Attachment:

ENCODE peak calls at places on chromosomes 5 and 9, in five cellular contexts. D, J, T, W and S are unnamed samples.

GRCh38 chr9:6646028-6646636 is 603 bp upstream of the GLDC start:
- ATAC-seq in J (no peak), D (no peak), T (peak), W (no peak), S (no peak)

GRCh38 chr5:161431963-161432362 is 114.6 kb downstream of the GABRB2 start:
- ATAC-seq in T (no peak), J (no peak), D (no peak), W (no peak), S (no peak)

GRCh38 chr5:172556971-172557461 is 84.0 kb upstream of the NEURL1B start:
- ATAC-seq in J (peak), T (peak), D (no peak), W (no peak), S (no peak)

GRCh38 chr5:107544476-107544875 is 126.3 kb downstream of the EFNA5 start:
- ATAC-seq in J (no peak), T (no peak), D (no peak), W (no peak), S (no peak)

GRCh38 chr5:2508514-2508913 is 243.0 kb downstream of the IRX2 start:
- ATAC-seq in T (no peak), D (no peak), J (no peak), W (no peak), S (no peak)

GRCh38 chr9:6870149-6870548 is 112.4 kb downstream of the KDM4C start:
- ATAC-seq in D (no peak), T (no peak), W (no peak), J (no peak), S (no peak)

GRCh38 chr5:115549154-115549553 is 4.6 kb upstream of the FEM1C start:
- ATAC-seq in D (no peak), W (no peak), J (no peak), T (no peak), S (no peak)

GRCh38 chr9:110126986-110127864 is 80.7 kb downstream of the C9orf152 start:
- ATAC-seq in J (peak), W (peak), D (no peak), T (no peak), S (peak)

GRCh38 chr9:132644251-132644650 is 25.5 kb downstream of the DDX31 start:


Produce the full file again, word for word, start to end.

ENCODE peak calls at places on chromosomes 5 and 9, in five cellular contexts. D, J, T, W and S are unnamed samples.

GRCh38 chr9:6646028-6646636 is 603 bp upstream of the GLDC start:
- ATAC-seq in J (no peak), D (no peak), T (peak), W (no peak), S (no peak)

GRCh38 chr5:161431963-161432362 is 114.6 kb downstream of the GABRB2 start:
- ATAC-seq in T (no peak), J (no peak), D (no peak), W (no peak), S (no peak)

GRCh38 chr5:172556971-172557461 is 84.0 kb upstream of the NEURL1B start:
- ATAC-seq in J (peak), T (peak), D (no peak), W (no peak), S (no peak)

GRCh38 chr5:107544476-107544875 is 126.3 kb downstream of the EFNA5 start:
- ATAC-seq in J (no peak), T (no peak), D (no peak), W (no peak), S (no peak)

GRCh38 chr5:2508514-2508913 is 243.0 kb downstream of the IRX2 start:
- ATAC-seq in T (no peak), D (no peak), J (no peak), W (no peak), S (no peak)

GRCh38 chr9:6870149-6870548 is 112.4 kb downstream of the KDM4C start:
- ATAC-seq in D (no peak), T (no peak), W (no peak), J (no peak), S (no peak)

GRCh38 chr5:115549154-115549553 is 4.6 kb upstream of the FEM1C start:
- ATAC-seq in D (no peak), W (no peak), J (no peak), T (no peak), S (no peak)

GRCh38 chr9:110126986-110127864 is 80.7 kb downstream of the C9orf152 start:
- ATAC-seq in J (peak), W (peak), D (no peak), T (no peak), S (peak)

GRCh38 chr9:132644251-132644650 is 25.5 kb downstream of the DDX31 start: